Thanksgiving produce planning with Rusty Blade
I was reading at my desk when Russ T. Blade popped out from behind some old Halloween décor. “Rusty” is the miniature imaginary produce manager who occasionally appears to talk shop.
Me: I rarely see you this time of year, Rusty. Here to share some leftover candy?
Rusty: Hardly. I do want to talk about something impending and more important: Thanksgiving.
Me: The holiday completely centered around food? And family. And food?
Rusty: It can catch produce managers off guard, especially after a relatively slow six weeks or so leading up to the holiday.
Me: Thanksgiving in the produce aisle has a lot of moving parts.
Rusty: Now is the time for produce managers to review their marketing plans with their store manager or produce supervisor. Produce marketing success doesn’t just happen — it takes planning and execution.
Me: First thing I used to do was draw out my merchandising plan.
Rusty: Yeah, since it’s basically traditional holiday items that’s safe to do ahead of time. Product placement is important: Where to build Idaho potato displays for mashing; celery, parsley, onions for stuffing; green beans, sweet potatoes, cranberries, Brussels sprouts, herbs and berries for desserts.
Me: Added facings and spillover displays for all “power items” is a must. Same with relish items: green onions, carrots, radishes, broccoli, cauliflower, mushrooms, cherry tomatoes, summer squashes, cukes and more.
Rusty: The plan has to be made now, especially if the produce manager plans on using secondary displays to boost volume and spread out customer traffic, so shoppers aren’t bunched up in one area. Those extra displays help, but it’s important to secure the real estate now.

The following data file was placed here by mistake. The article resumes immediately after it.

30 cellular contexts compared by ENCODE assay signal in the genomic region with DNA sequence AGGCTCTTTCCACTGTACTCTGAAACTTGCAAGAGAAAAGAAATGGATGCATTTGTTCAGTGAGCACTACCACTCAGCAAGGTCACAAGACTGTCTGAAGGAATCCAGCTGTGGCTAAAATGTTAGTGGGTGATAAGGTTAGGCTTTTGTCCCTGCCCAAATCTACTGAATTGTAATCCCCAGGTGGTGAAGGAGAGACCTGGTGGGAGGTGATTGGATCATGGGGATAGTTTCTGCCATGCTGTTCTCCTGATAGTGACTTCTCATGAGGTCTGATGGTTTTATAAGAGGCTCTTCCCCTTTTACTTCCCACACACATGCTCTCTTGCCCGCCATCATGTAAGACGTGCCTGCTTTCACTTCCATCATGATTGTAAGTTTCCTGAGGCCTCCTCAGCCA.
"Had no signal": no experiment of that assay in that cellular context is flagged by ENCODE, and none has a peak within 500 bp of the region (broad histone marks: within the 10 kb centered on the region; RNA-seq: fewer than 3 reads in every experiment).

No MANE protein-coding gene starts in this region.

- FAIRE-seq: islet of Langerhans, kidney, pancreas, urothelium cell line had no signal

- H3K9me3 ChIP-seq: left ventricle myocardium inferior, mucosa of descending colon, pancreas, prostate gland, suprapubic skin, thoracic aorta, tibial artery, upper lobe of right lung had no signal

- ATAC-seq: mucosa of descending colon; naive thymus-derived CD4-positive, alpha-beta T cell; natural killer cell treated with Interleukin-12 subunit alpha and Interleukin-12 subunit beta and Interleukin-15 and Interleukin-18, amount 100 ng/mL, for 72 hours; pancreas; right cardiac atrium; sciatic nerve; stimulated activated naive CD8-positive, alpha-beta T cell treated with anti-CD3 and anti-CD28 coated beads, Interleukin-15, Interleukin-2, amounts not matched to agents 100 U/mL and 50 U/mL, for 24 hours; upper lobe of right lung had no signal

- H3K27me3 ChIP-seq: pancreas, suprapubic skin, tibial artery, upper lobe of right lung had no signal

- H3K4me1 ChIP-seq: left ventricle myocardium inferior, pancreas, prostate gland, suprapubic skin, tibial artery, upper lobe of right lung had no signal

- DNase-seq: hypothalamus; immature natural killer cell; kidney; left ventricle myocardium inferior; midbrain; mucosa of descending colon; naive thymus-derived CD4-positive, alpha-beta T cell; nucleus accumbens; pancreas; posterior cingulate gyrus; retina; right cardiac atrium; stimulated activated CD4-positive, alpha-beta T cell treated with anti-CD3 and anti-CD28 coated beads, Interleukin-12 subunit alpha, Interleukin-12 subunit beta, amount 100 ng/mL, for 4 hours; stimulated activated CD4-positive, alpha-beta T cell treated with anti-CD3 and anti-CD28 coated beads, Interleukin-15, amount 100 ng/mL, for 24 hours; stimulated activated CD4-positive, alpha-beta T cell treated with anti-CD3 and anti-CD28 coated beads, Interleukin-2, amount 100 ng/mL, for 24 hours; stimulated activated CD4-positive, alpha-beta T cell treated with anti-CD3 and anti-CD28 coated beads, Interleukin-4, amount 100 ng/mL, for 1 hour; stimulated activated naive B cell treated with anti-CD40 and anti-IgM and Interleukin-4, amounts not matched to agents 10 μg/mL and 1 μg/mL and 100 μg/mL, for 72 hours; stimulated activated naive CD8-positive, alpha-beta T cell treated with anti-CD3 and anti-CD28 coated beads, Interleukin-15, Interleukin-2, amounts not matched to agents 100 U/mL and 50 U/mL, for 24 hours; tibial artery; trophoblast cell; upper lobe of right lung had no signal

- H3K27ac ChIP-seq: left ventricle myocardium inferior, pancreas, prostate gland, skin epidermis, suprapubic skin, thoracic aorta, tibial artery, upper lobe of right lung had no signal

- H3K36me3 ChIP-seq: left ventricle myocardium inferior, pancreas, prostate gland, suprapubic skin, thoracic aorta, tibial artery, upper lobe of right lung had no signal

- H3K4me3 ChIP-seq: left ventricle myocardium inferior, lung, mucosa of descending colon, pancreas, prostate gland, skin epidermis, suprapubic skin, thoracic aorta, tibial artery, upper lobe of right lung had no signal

Me: Once the merchandising plan is made, what’s next?
Rusty: Then I’d determine how my orders were going to be written. Since the bulk of Thanksgiving shopping hits hardest the weekend before and the few days leading up to the holiday, I’d plan when I was building what displays, how much inventory to bring in and how to spread it out so everything is fresh.
Me: It seems an effective labor schedule was an absolute must as well.
Rusty: Writing a schedule for the week prior to Thanksgiving, the week of the holiday, and even post-holiday cleanup helps a lot. If done ahead of time that’s one less task to worry about when things get busy.
Me: I always had luck scheduling overnight shifts. Breaking down loads, cleaning, and getting a jump on prep made things go smoothly.
Rusty: A good plan makes for the best everything: productivity, sales, gross profits, the least shrink and happy shoppers. All things to be thankful for.
Armand Lobato works for the Idaho Potato Commission. His 40 years’ experience in the produce business span a range of foodservice and retail positions. E-mail him at [email protected].